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Mentz114
Gold Member
The interior solution for a sphere of matter in GR predicts flat space at the center, in agreement with the Newtonian result. This applies to matter with finite pressure throughout and with a regular energy-momentum tensor.

I don't think one can derive GR in the way you suggest.

The interior solution for a sphere of matter in GR predicts flat space at the center, in agreement with the Newtonian result. This applies to matter with finite pressure throughout and with a regular energy-momentum tensor.

I don't think one can derive GR in the way you suggest.
Suppose there is a small cavity at the center, what the space in it would be? "flat" or "Not flat"? Suppose next, if there is a clock in the cavity, would the clock run slow compared with a clock at infinity?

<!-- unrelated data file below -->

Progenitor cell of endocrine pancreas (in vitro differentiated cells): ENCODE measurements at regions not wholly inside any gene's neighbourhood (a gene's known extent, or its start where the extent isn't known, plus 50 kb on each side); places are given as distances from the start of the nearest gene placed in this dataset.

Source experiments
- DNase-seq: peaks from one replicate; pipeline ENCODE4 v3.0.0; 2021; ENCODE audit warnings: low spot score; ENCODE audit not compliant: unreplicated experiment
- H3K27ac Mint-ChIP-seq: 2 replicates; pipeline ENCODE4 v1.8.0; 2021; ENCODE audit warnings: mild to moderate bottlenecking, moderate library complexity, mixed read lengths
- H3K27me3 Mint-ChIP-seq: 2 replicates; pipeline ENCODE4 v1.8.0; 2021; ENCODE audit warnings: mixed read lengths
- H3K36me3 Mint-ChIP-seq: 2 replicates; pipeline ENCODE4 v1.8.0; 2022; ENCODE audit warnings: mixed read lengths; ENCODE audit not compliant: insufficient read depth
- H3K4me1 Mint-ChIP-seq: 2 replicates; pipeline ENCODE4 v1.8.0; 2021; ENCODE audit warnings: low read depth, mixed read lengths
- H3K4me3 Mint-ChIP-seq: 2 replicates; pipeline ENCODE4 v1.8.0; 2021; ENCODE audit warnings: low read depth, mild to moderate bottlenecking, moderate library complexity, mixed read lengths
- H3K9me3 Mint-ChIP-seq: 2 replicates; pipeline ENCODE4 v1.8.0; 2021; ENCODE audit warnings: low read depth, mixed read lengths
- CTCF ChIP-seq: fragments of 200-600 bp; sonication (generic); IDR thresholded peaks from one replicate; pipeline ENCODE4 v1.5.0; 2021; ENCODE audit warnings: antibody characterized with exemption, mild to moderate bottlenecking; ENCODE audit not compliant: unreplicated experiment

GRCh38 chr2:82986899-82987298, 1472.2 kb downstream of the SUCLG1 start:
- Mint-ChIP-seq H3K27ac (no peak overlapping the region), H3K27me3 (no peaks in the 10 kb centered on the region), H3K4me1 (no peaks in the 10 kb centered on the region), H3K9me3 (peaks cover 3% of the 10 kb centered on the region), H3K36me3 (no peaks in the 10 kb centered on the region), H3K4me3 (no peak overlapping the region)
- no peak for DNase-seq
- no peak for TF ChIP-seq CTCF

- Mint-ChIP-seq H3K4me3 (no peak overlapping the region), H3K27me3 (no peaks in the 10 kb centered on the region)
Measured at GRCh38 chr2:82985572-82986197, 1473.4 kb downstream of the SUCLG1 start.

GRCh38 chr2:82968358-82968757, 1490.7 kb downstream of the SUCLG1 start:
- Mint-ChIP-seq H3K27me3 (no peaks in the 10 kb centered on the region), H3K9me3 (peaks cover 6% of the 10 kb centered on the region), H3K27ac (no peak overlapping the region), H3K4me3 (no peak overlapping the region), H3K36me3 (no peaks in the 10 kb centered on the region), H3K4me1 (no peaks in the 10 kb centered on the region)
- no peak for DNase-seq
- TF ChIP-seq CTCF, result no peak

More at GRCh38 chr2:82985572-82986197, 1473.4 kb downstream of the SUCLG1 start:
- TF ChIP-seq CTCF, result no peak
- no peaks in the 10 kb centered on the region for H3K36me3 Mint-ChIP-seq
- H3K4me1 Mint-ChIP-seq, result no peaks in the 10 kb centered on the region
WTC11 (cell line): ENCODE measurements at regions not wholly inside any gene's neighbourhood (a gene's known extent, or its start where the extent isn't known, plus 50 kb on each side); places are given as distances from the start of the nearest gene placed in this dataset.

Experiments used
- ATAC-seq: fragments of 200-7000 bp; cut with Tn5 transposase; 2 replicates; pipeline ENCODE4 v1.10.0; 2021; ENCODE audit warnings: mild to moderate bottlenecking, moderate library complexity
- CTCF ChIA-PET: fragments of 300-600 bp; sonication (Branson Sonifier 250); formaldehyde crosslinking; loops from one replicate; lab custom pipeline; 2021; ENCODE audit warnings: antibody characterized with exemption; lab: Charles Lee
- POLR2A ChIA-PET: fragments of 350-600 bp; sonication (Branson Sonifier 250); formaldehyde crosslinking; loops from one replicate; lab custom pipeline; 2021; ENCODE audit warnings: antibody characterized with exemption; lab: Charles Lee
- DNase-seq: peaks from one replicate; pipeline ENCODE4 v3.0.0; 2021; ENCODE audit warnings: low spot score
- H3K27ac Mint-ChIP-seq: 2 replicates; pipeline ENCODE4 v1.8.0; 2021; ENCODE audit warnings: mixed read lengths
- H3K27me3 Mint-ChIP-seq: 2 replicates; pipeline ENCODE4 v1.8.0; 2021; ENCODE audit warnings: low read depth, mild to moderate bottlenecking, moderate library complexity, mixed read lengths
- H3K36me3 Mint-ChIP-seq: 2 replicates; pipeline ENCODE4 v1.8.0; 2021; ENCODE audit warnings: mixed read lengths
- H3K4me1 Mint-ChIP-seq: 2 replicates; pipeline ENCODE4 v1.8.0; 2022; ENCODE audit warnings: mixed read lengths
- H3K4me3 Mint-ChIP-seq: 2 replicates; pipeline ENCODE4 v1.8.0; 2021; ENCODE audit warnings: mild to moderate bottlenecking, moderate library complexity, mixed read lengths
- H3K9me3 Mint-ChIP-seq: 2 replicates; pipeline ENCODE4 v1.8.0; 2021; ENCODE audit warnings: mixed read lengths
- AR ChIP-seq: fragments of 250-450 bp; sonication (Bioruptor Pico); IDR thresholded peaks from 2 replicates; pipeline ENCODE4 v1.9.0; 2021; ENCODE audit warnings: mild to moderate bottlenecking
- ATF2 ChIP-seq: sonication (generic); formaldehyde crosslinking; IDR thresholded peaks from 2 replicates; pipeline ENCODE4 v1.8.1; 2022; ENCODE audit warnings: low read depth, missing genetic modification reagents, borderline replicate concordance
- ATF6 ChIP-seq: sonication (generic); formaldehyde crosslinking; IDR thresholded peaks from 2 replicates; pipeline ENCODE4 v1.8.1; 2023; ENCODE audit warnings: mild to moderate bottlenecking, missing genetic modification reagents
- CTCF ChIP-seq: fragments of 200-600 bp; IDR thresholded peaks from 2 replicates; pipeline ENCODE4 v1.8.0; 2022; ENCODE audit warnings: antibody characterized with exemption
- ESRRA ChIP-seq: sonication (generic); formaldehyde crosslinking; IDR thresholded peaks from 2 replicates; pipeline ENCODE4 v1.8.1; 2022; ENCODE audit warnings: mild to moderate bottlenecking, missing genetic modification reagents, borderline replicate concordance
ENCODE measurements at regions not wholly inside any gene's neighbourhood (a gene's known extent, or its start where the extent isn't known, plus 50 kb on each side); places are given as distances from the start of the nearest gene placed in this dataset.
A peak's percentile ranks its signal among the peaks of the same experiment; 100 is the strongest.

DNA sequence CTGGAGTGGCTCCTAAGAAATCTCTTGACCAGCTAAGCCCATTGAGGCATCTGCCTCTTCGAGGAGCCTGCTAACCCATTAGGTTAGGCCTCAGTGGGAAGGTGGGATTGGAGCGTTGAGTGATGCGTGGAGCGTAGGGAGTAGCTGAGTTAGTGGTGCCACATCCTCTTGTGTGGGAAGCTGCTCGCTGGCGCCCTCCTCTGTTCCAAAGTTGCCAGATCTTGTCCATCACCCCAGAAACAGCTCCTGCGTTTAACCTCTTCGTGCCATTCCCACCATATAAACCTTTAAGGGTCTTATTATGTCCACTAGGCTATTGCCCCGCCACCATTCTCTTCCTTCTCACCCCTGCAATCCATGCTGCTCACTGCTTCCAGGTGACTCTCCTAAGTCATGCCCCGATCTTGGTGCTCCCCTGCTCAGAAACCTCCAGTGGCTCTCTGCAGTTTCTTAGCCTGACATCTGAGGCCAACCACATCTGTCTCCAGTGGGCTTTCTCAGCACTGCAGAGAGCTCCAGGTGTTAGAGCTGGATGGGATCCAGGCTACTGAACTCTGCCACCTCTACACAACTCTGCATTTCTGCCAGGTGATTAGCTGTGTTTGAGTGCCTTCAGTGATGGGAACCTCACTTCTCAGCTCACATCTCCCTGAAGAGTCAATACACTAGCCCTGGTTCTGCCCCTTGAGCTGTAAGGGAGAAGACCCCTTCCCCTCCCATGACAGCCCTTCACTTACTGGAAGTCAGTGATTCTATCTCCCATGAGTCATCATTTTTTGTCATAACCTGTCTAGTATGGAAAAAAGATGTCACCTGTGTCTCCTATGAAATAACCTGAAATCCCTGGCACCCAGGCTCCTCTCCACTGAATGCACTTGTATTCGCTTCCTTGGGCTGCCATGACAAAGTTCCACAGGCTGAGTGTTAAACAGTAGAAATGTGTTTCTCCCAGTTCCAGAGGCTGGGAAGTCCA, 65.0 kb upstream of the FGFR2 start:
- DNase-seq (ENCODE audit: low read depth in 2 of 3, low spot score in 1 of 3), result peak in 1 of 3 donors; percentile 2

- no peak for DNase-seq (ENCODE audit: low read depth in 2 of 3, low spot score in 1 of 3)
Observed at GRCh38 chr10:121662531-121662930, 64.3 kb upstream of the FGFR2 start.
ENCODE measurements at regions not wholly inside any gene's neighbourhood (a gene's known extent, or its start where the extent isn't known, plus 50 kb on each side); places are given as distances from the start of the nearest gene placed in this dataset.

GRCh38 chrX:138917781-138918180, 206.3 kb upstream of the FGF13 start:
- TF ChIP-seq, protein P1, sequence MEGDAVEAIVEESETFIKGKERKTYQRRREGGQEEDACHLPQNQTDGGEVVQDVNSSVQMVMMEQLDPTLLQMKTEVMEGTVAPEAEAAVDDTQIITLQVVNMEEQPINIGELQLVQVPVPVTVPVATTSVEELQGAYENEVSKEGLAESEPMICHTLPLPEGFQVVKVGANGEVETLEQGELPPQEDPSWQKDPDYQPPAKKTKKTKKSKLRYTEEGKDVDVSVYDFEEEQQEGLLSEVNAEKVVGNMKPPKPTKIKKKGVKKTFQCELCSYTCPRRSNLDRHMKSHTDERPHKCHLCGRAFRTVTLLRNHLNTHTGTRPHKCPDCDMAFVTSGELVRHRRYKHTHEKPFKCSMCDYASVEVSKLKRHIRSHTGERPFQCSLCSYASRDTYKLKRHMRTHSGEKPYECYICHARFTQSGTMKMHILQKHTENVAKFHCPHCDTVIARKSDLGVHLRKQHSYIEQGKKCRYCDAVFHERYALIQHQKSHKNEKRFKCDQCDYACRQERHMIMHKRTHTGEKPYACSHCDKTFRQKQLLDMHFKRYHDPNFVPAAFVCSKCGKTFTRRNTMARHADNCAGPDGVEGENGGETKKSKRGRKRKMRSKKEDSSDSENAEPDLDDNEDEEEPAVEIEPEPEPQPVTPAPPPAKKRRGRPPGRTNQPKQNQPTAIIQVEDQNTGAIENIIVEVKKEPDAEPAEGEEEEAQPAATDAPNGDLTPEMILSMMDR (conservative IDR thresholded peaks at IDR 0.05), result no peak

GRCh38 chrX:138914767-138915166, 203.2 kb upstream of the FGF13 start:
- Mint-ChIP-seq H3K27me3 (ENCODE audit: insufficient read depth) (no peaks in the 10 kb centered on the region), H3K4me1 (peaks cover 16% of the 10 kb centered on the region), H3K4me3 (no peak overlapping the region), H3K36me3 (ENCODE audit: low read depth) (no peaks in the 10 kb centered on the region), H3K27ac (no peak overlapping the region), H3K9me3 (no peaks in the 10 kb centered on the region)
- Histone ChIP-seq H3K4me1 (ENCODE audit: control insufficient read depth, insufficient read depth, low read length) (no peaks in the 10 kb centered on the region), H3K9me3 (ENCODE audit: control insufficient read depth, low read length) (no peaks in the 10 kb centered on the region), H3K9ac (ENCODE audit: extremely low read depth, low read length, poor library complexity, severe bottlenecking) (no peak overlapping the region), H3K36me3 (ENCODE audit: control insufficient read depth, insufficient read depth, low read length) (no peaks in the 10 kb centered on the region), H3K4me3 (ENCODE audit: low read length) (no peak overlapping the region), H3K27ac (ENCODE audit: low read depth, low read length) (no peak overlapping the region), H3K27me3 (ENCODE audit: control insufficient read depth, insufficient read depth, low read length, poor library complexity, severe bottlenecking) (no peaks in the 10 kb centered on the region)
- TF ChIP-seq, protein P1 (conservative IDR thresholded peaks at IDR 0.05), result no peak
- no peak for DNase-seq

Suppose there is a small cavity at the center, what the space in it would be? "flat" or "Not flat"? Suppose next, if there is a clock in the cavity, would the clock run slow compared with a clock at infinity?

The clock in the cavity would run slower than a clock at infinity and slower than a clock on the surface of the massive body. The force of gravity goes to zero as you descend from the surface to the centre. The gravitational potential at the surface is lower than at infinty and continues to get more negative as you descend to the centre. It is the potential rather than the force of gravity that influences clock rates.

A.T.